Dev Patel searches for his past in Lion
Director: Garth Davies
Cast: Sunny Pawar (Young Saroo), Dev Patel (Saroo Brierley), Rooney Mara (Lucy), Nicole Kidman (Sue Brierley), David Wenham (John Brierley), Abishek Bharate (Guddu), Divina Ladwa (Mantosh Brierley), Priyanka Bose (Kamla Munshi), Seepti Naval (Saroj Sood)
In 1986, Saroo (Sunny Pawar) is accidentally separated from his brother Guddu (Abishek Bharate) and mother (Priyanka Bose) after being trapped on a train that travels 1,600km to Calcutta. Unable to find his way home, and dodging the dangers of Calcutta’s streets, he eventually ends up in an orphanage. He is adopted by an Australian couple, the Brierleys (fine and tender performances Nicole Kidman and David Wenham). Twenty years later, a chance meeting with a group of Indian students brings Saroo’s (Dev Patel) memories flooding back– and dedicates himself to retracing his steps and finding his family in India.
Lion is an overlong expansion of a story that would really spark your interest when presented in a newspaper article. But Garth Davies’ film drains the dramatic life out of the story by ludicrously overextending the telling in order to try and eke as much emotion from the audience as possible. Lion is under two hours, but it really should be at most an hour and a half.
The problem is the central section in Australia, while our hero tries to locate his roots. It just isn’t quite interesting enough, despite sterling, committed and emotional work from Dev Patel. Put simply, even with an extraordinary story like this, the film can’t help but communicate Sarro’s obsessions through cinema’s clichés. So we get a madness board with pins and bits of string to link clues. We get Saroo increasingly dishevelled. We get him driving away family and girlfriend. We get moody, tearful glances into the middle distance. Even the final solution to the mystery occurs after a spark of inspiration during a rage fuelled “I’m going to wreck this board and give up” moment. This whole section just serves to reduce the story into movie-of-the-week territory.
The film just doesn’t quite connect with us as it should. Perhaps because of the amount of time given over to very slow Google Earth searches, or overblown camera tracking shots across train lines, or expansive slow, piano-scored moments of emotional torment from Saroo. It’s a shame because there are flashes of good material in there – Nicole Kidman’s has a stand out scene to explain why she chose not to have children – and Dev Patel is the best he’s been. But it doesn’t quite work. After Saroo’s emotional revelation at an Indian friend’s house and realisation that he is “lost” (and this quiet devastation from Patel is affecting), the story doesn’t really kick off. It just slows down.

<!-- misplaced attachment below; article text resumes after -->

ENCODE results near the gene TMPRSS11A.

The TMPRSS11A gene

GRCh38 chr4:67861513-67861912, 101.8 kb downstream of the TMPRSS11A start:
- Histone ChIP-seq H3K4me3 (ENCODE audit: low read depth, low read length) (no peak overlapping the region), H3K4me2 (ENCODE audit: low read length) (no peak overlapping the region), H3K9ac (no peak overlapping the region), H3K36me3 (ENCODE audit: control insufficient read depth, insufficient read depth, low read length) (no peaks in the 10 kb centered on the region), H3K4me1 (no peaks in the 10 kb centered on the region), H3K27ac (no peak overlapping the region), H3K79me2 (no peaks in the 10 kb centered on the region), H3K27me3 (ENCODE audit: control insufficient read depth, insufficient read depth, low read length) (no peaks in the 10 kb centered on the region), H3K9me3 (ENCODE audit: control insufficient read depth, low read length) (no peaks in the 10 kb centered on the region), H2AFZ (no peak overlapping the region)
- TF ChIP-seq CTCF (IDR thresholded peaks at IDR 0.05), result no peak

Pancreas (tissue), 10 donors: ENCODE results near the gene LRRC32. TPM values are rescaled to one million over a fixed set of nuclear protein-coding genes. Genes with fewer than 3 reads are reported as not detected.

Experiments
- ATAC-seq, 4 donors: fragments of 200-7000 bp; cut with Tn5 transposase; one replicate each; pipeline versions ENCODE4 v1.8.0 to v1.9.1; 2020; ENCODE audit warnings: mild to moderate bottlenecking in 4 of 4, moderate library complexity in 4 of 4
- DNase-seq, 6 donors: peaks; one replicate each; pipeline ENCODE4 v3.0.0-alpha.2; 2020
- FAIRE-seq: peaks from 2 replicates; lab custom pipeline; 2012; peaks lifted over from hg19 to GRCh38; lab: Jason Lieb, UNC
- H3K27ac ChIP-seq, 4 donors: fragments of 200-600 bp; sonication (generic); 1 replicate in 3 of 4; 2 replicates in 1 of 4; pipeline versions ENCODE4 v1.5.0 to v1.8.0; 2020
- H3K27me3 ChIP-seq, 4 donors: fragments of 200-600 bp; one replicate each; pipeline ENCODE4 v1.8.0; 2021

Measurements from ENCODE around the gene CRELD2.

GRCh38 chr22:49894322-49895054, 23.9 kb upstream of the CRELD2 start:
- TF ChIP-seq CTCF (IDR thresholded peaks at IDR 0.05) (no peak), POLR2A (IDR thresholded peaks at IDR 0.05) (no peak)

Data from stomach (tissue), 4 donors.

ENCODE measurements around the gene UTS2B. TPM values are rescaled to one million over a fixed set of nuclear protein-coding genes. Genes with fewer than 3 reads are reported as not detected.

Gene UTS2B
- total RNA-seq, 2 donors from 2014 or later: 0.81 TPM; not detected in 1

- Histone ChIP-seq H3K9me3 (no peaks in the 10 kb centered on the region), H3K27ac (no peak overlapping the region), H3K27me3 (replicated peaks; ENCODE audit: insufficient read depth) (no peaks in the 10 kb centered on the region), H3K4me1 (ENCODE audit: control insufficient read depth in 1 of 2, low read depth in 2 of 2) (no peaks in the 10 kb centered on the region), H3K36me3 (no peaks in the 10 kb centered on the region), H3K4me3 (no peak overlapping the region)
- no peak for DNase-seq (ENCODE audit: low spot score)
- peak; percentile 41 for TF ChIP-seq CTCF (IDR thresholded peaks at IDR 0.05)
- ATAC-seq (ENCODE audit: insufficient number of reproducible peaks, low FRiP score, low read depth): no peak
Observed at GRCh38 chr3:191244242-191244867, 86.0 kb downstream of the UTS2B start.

It’s a shame as the opening third of the film with young Saroo lost in Calcutta is very well done, even if it seems virtually every male living on the streets is a paedophile. The early scenes with Saroo and his brother are very good, and establish the strength of their bond. Sunny Pawar does a marvellous job as the lost boy, and Garth Davies films Calcutta with an earthy realism, as well as having a wonderful sense of empathy for the vulnerability of children. It’s also striking to see how uncommented upon a child alone on the streets of Calcutta goes. The dangers Saroo dodges feel genuinely threatening, and helps us invest emotionally for the rest of the film.
The moments that flash back to this do get overplayed later. Much as I initially liked Saroo hallucinating his brother and mother appearing around him in the streets of Melbourne, it’s a card that quickly gets overused. Like many of the ideas in this film, it gets hammered home a little too much. It’s that whole middle section, with poor Rooney Mara saddled with the thankless part of supportive girlfriend. You could have cut it down by 20 minutes and had the same impact. Garth Davies’ direction simply gets carried away with the lyrical sadness, to try and tug our heartstrings.
The problem is the most moving part of the film is the final sequence where we see the real people meeting in the streets of Khandwha. Nothing else in the film really measures up to this genuine emotion. Particularly after we’ve watched a man searching Google and behaving moodily for well over forty minutes. It’s a film that loses its way because it’s moments of emotional reality like that which make these stories truly profound – and a dramatisation can never provide that. With the film also unable to find a way to make the search as dramatic and engaging as the getting lost and being found, it also flounders in the middle, taking way too long to get us to the destination. It’s got its moments, but it’s a well assembled film that outstays its welcome.